The exoplanet called "55 Cancri e" is not the kind of place you'd want to visit. Its surface temperature hovers around 3,000 degrees Fahrenheit and, even if life could withstand the boiling weather, new research shows 55 Cancri e's atmosphere is poisonous. It's made of mostly hydrogen and helium, with absolutely no trace of life-sustaining water vapor.
NASA first discovered the planet back in 2012 and nicknamed it the diamond planet because its size and mass suggests it's full of carbon. It's what astronomers call a "super-Earth," meaning it's larger than Earth but smaller than the gas giants in our outer solar system.
Now a group of researchers at the University College of London figured out its atmosphere composition by studying the spectral patterns the planet created as it passed in front of its star. In other words, the star illuminated the planet's atmosphere, and the researchers were able to study its composition. A good way to think about this is to imagine passing your hand in front of a flashlight beam.
Here you can see an animation of what the planet might look like orbiting around its star:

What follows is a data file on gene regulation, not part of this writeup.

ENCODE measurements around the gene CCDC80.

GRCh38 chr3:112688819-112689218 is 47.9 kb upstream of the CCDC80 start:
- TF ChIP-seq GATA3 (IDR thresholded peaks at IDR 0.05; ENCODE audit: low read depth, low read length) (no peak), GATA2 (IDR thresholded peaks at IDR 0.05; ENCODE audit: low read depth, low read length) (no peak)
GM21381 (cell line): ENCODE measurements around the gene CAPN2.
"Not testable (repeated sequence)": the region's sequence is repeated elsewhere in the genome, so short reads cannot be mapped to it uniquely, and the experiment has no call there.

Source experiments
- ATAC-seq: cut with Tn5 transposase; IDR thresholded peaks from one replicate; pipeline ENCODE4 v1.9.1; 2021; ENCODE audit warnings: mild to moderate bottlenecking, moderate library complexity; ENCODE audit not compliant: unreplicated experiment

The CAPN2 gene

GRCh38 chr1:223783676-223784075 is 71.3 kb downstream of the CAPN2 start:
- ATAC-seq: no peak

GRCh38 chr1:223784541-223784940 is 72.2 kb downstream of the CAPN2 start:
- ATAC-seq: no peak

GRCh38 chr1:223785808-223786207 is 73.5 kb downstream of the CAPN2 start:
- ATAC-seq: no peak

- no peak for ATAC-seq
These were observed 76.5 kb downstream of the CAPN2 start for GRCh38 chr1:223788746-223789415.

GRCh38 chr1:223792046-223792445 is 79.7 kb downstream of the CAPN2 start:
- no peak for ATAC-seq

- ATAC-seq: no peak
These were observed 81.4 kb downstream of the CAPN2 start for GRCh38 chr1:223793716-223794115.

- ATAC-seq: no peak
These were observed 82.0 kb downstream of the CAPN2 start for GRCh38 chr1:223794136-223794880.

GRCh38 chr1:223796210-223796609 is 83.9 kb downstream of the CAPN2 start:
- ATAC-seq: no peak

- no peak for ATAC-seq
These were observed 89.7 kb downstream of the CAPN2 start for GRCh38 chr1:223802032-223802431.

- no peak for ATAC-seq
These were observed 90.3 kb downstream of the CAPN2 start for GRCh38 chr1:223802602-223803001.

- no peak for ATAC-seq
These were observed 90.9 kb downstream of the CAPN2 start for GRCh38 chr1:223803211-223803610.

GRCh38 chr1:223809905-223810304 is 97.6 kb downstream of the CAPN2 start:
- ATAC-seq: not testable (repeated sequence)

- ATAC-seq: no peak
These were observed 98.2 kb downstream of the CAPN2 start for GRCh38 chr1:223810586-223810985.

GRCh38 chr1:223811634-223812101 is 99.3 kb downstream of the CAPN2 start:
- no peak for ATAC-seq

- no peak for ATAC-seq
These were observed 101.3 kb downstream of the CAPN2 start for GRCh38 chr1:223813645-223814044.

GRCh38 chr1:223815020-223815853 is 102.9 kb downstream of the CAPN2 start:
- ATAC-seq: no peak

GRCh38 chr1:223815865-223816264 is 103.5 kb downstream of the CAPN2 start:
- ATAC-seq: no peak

This is the first time that detailed atmosphere data has been collected from a super-Earth exoplanet. The research will be published in the Astrophysical Journal.
Even though the results mean we probably won't find alien life on 55 Cancri e, there's still a reason to be excited about this research. We now have a good way to closely study the atmospheres of distant exoplanets, which means we can start identifying which ones could potentially support life.
We've discovered over 2,000 exoplanets around our solar system, and there are probably billions more out in the universe waiting to be discovered. The more we learn about them, the closer we'll get to finding ones that might support life.